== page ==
A sudden decision to restrict trading in shares of Yes Bank to a maximum 25 per cent of holdings over the weekend has left institutional and other large investors, including FPIs, flummoxed as many of them might not be able to meet liquidity needs.
A sudden decision to restrict trading in shares of Yes Bank to a maximum 25 per cent of holdings over the weekend has left institutional and other large investors, including FPIs, flummoxed as many of them might not be able to meet liquidity needs. While shares of Yes Bank rose sharply by more than 50 per cent to hit a high of Rs 40.40 apiece at the BSE on Monday following a restructuring scheme notified by the government on Saturday, one particular clause to restrict trading in the bank’s shares left many investors concerned.
Several market observers, including senior fund managers, said foreign portfolio investors (FPIs) and other institutional investors have raised concerns regarding difficulty in liquidating their positions in cash and derivatives segment because of this scheme. Since this has been done without any prior notification to the market, it has created a major problem for mutual funds and other investors with significant positions in derivatives segment as to how would they be able to meet their obligations because of derivatives being required to be physically settled.
Under the scheme, if you hold 100 or more shares of Yes Bank, you can now sell a maximum of 25 per cent of your holdings (as on Friday, March 13, 2020) and the 75 per cent will be under lock-in for three years. While this message was conveyed to the investors by their brokers by Monday morning, many are finding it difficult to meet their liquidity needs and are planning to raise the issue with the concerned authorities. Several brokers, including HDFC Securities, also told investors that any trades in Yes Bank would be possible only through the desktop and not through mobile trading apps. They brokers have also circulated messages that if an investor has open e-margin position in Yes Bank, it will be converted to delivery on Monday and the investors have been asked to keep sufficient funds to avoid any shortfall.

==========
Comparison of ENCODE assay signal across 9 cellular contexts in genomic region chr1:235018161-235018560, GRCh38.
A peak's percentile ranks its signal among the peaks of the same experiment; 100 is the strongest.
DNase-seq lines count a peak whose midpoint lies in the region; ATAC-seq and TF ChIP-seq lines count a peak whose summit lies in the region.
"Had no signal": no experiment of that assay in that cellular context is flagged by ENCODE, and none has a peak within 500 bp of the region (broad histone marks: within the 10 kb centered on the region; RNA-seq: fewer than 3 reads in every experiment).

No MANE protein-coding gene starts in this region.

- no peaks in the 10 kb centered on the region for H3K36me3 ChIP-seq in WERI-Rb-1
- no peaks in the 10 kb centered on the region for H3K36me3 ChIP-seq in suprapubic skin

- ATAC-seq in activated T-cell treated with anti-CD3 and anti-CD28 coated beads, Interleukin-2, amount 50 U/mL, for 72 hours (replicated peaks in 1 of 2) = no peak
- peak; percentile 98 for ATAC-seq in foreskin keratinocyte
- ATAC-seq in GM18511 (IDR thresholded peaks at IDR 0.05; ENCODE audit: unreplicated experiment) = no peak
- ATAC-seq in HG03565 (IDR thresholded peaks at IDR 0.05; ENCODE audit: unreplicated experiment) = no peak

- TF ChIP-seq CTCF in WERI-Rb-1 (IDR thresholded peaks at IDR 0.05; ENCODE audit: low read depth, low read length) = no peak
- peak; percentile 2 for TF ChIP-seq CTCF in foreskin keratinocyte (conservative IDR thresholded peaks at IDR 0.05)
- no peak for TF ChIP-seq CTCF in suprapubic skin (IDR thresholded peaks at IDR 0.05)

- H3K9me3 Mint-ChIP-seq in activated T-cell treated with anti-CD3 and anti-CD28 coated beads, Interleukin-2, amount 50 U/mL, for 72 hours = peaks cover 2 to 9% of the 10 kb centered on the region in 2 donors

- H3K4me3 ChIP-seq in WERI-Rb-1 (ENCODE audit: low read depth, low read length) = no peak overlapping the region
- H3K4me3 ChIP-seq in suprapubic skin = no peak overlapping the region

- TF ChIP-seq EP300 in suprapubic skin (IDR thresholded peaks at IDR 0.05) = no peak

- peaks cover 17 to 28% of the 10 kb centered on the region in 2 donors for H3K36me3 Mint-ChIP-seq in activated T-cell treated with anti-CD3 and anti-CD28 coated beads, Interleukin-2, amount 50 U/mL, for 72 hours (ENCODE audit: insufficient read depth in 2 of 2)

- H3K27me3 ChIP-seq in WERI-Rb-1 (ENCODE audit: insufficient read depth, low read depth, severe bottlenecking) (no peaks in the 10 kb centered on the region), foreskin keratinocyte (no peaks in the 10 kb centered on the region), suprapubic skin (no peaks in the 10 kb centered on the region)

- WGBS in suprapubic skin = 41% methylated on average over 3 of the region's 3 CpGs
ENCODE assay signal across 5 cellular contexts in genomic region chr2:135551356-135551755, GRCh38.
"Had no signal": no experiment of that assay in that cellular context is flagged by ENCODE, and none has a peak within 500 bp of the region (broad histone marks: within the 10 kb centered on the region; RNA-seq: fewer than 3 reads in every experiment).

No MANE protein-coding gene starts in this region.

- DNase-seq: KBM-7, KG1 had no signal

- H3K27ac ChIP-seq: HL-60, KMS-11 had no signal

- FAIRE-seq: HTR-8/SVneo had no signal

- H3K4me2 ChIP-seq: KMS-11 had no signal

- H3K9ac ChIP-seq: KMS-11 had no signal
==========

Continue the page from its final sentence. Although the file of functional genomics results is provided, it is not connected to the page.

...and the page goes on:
As on December 2019, more than 16 lakh non-promoter shareholders held Yes Bank shares (amounting to a total holding of nearly 92 per cent in the bank). These included 295 institutional investors — 25 mutual fund schemes, 9 alternate investment funds, 238 FPIs, 4 financial and banking institutions, 8 insurers and 11 qualified institutional buyers — together holding nearly 30 per cent stake. Besides, a large number of individual shareholders together had nearly 49 per cent stake or more than 121 crore shares. Also, the troubled private lender will now be dropped from benchmark index Nifty 50, banking index Nifty bank and other Nifty indices from March 19, as against the earlier announced date of March 27, said NSE Indices, a subsidiary of the National Stock Exchange (NSE).
In light of the recent developments relating to Yes Bank and its reconstruction scheme, NSE Indices’ Index Maintenance Sub-Committee has decided to accelerate the removal of Yes Bank from Nifty 50 and Nifty Bank and also remove it from all Nifty equity indices from Thursday, March 19, it added. Besides Nifty 50 and the Nifty bank index, Yes Bank will also be removed from Nifty 100 and Nifty 500, among other indices. On Saturday, the government had notified the Yes Bank Limited Reconstruction Scheme, 2020, a day after the union cabinet’s approval.
Under the scheme, State Bank of India will invest for 49 per cent equity in Yes Bank and other investors are also being invited. There will be a three-year lock-in period for all the investors. However, the lock-in period for SBI would be only for the 26 per cent of the shareholding. The moratorium, which was placed by the Reserve Bank of India on March 5, restricting withdrawal to Rs 50,000 per account, will also be lifted by 6 pm on Wednesday.